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Anna Karenina

War And Peace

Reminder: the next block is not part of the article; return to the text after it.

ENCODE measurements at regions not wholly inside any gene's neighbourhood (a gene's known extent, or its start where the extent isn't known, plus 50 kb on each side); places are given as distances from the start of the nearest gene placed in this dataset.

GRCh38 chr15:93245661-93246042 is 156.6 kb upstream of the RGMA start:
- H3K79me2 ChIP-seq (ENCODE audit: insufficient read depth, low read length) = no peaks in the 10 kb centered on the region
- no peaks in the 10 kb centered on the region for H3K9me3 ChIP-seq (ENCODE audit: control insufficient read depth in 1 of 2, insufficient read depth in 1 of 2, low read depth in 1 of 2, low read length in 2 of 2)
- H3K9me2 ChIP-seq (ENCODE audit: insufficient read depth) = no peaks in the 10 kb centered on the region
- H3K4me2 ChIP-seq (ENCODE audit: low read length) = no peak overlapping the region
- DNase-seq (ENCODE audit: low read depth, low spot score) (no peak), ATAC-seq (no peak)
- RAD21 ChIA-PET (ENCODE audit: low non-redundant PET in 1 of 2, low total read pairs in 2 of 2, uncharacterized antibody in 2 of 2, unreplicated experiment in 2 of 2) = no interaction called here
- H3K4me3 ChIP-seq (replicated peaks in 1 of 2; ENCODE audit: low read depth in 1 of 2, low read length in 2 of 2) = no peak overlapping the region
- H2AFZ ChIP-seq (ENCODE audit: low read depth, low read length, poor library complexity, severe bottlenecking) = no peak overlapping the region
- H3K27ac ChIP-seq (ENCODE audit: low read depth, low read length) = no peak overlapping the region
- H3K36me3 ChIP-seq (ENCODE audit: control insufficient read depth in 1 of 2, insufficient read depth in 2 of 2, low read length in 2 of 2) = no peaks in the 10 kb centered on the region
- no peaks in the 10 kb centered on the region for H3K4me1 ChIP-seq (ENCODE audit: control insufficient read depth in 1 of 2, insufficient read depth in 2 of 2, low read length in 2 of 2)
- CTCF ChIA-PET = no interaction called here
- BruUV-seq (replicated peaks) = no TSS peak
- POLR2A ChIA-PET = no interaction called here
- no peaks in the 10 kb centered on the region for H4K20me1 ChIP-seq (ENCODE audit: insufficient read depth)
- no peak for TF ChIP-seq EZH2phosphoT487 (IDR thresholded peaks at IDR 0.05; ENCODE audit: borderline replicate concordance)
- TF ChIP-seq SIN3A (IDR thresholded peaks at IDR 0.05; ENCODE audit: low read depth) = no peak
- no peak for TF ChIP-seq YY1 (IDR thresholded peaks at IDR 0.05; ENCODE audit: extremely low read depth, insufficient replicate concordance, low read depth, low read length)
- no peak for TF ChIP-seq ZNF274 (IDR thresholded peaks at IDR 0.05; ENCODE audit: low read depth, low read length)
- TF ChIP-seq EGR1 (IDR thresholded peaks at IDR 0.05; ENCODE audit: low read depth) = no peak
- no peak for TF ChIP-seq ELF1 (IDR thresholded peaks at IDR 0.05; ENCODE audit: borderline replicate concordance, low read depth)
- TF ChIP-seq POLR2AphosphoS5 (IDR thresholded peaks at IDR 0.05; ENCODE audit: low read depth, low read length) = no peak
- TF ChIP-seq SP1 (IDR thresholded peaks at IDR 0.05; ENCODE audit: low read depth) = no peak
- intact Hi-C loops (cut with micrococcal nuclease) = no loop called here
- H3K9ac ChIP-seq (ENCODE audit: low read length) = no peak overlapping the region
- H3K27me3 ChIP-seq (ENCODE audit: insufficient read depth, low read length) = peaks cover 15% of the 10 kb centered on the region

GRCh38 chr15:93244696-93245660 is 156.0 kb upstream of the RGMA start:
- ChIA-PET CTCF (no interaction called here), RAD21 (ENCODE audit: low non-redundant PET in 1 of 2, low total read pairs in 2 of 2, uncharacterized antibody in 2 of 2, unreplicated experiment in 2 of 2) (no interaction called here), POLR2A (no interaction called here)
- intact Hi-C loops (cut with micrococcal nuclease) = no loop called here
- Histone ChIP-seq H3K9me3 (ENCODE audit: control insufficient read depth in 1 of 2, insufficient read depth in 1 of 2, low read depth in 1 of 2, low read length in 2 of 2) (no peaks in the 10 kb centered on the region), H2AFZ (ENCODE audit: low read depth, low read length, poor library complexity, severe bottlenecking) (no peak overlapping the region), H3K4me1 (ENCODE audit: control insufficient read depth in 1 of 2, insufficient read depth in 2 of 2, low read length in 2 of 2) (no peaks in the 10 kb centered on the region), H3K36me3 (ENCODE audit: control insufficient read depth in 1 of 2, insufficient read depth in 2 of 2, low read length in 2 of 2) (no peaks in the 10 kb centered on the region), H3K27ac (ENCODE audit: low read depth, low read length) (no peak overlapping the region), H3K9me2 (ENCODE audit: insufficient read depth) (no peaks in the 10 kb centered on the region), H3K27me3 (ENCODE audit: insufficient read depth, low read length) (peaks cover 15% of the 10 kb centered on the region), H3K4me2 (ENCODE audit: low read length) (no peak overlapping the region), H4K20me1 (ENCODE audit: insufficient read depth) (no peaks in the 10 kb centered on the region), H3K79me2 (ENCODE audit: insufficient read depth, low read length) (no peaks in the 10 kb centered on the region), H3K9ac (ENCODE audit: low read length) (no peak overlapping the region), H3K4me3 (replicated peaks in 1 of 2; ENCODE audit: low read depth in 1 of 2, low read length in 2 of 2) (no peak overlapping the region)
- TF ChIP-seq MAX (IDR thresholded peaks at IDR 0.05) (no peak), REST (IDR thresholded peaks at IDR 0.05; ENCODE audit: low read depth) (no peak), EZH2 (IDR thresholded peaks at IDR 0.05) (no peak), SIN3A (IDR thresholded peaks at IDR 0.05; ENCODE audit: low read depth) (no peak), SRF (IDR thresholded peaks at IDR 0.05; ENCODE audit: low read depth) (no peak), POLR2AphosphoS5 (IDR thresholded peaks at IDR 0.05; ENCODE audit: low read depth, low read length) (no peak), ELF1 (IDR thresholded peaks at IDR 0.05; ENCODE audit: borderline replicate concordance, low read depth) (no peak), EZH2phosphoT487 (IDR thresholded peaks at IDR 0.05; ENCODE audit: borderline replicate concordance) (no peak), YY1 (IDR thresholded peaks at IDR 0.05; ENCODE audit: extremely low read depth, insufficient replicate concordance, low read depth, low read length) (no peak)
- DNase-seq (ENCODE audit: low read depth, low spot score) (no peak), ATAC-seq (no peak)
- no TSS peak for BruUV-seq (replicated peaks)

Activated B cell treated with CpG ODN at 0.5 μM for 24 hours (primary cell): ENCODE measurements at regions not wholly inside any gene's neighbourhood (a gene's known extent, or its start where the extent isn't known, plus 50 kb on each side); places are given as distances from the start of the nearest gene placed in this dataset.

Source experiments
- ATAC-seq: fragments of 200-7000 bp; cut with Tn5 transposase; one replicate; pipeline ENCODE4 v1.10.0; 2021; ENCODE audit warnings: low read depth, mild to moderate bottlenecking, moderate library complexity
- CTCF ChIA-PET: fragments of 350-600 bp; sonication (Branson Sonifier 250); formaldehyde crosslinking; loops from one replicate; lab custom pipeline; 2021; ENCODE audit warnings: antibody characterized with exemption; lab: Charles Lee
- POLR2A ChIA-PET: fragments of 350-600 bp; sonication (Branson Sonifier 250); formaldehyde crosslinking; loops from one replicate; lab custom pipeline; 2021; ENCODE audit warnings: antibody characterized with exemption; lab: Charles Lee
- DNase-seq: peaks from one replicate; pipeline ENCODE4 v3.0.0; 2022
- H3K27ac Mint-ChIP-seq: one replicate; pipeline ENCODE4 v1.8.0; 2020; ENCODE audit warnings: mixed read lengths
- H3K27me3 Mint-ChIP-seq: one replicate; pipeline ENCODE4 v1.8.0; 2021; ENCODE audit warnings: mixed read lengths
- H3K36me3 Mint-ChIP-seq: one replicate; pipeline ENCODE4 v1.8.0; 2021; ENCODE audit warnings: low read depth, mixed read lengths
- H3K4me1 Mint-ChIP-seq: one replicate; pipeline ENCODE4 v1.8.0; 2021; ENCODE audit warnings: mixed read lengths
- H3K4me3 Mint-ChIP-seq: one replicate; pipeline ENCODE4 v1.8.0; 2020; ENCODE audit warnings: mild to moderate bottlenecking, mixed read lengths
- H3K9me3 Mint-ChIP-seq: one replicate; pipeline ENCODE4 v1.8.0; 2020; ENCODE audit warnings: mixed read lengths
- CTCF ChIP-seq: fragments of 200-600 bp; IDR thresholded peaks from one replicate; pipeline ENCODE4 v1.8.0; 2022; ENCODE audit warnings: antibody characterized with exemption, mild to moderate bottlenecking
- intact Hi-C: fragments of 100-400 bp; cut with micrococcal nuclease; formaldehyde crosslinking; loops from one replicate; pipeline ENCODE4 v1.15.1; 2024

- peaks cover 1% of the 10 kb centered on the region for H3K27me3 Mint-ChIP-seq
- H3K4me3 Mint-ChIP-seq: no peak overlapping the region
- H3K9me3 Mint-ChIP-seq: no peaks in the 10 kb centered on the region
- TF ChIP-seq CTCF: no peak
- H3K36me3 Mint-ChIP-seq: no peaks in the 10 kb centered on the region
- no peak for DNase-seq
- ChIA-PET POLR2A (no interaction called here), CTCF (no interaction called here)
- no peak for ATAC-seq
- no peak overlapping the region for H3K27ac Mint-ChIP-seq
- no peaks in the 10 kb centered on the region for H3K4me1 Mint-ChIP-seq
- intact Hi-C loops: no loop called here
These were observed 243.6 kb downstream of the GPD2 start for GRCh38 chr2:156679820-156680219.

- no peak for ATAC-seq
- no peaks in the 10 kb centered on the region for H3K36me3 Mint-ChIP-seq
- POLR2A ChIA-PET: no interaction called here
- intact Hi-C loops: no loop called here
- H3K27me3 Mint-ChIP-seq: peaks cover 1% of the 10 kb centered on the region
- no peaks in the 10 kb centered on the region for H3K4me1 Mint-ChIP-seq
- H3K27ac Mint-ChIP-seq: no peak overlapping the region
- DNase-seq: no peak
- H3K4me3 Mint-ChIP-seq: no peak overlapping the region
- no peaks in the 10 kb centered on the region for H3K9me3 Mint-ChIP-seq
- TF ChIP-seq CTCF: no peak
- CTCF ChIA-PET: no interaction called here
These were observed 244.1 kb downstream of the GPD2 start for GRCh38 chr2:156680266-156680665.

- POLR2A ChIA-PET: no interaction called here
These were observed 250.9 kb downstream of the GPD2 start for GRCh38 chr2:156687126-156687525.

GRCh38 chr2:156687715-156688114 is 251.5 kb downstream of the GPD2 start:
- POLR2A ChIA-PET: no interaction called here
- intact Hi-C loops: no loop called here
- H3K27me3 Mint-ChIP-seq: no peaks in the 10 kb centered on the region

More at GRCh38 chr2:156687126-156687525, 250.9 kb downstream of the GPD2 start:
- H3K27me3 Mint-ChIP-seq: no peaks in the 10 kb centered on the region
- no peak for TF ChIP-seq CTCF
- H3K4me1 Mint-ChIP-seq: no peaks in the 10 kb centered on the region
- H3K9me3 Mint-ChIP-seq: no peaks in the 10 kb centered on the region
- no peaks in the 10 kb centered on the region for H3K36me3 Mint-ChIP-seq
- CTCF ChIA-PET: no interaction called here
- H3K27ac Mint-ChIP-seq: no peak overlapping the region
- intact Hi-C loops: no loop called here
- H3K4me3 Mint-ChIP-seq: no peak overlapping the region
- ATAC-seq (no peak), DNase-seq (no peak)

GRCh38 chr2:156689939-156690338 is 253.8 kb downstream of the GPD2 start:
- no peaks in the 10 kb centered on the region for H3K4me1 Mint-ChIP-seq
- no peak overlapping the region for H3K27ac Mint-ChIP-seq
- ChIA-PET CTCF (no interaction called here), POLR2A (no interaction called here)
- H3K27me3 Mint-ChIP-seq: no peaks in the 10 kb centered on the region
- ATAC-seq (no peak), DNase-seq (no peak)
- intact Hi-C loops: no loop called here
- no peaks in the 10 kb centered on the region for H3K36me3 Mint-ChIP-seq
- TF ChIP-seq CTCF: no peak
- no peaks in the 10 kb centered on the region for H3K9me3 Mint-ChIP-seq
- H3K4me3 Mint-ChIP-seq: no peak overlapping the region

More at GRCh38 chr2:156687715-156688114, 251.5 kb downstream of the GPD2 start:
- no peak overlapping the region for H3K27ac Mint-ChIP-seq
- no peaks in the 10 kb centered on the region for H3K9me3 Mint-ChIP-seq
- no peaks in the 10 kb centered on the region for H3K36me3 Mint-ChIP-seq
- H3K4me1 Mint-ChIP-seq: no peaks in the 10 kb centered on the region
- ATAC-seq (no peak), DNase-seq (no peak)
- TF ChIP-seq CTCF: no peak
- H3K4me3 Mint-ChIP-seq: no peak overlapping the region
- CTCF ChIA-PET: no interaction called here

and for a long while he could not make out whether he was ill-tempered or crying. "What is it? I expect you hurt yourself when you fell down?" said the tutor. "I told you it was a dangerous game. And we shall have to speak to the director." "If I had hurt myself, nobody should have found it out, thats certain." "Well, what is it, then?" "Leave me alone! If I remember, or if I dont remember?...what business is it of his? Why should I remember? Leave me in peace!" he said, addressing not his tutor, but the whole world. Chapter 20 Stepan Arkadyevitch, as usual, did not waste his time in Petersburg. In Petersburg, besides business, his sisters divorce, and his coveted appointment, he wanted, as he always did, to freshen himself up, as he said, after the mustiness of Moscow. In spite of its _cafes chantants_ and its omnibuses, Moscow was yet a stagnant bog. Stepan Arkadyevitch always felt it. After living for some time in Moscow, especially in close relations with his family, he was conscious of a depression of spirits. After being a long time in Moscow without a change, he reached a point when he positively began to be worrying himself over his wifes ill-humor and reproaches, over his childrens health and education, and the petty details of his official work; even the fact of being in debt worried him. But he had only to go and stay a little while in Petersburg, in the circle there in which he moved, where people lived--really lived--instead of vegetating as in Moscow, and all such ideas vanished and melted away at once, like wax before the fire. His wife?... Only that day he had been talking to Prince Tchetchensky. Prince Tchetchensky had a wife and family, grown-up pages in the corps,...and he had another illegitimate family of children also. Though the first family was very nice too, Prince Tchetchensky felt happier in his second family; and he used to take his eldest son with him to his second family, and told Stepan Arkadyevitch that he thought it good for his son, enlarging his ideas. What would have been said to that in Moscow? His children? In Petersburg children did not prevent their parents from enjoying life. The children were brought up in schools, and there was no trace of the wild idea that prevailed in Moscow, in Lvovs household, for instance, that all the luxuries of life were for the children, while the parents have nothing but work and anxiety. Here people understood that a man is in duty bound to live for himself, as every man of culture should live. His official duties? Official work here was not the stiff, hopeless drudgery that it was in Moscow. Here there was some interest in official life. A chance meeting, a service rendered, a happy phrase, a knack of facetious mimicry, and a mans career might be made in a trice. So it had been with Bryantsev, whom Stepan Arkadyevitch had met the previous day, and who was one of the highest functionaries in government now. There was some interest in official work like that. The Petersburg attitude on pecuniary matters had an especially soothing effect on Stepan Arkadyevitch. Bartnyansky, who must spend at least fifty thousand to judge by the style he lived in, had made an interesting comment the day before on that subject. As they were talking before dinner, Stepan Arkadyevitch said to Bartnyansky: "Youre friendly, I fancy, with Mordvinsky; you might do me a favor: say a word to him, please, for me. Theres an appointment I should like to get--secretary of the agency..." "Oh, I shant remember all that, if you tell it to me.... But what possesses you to have to do with railways and Jews?... Take it as you will, its a low business." Stepan Arkadyevitch did not say to Bartnyansky that it was a "growing thing"--Bartnyansky would not have understood that. "I want the money, Ive nothing to live on." "Youre living, arent you?" "Yes, but in debt." "Are you, though? Heavily?" said Bartnyansky sympathetically. "Very heavily: twenty thousand." Bartnyansky broke into good-humored laughter. "Oh, lucky fellow!" said he. "My debts mount up to a million and a half, and Ive nothing, and still I can live, as you see!" And Stepan Arkadyevitch saw the correctness of this view not in words only but in actual fact. Zhivahov owed three hundred thousand, and hadnt a farthing to bless himself

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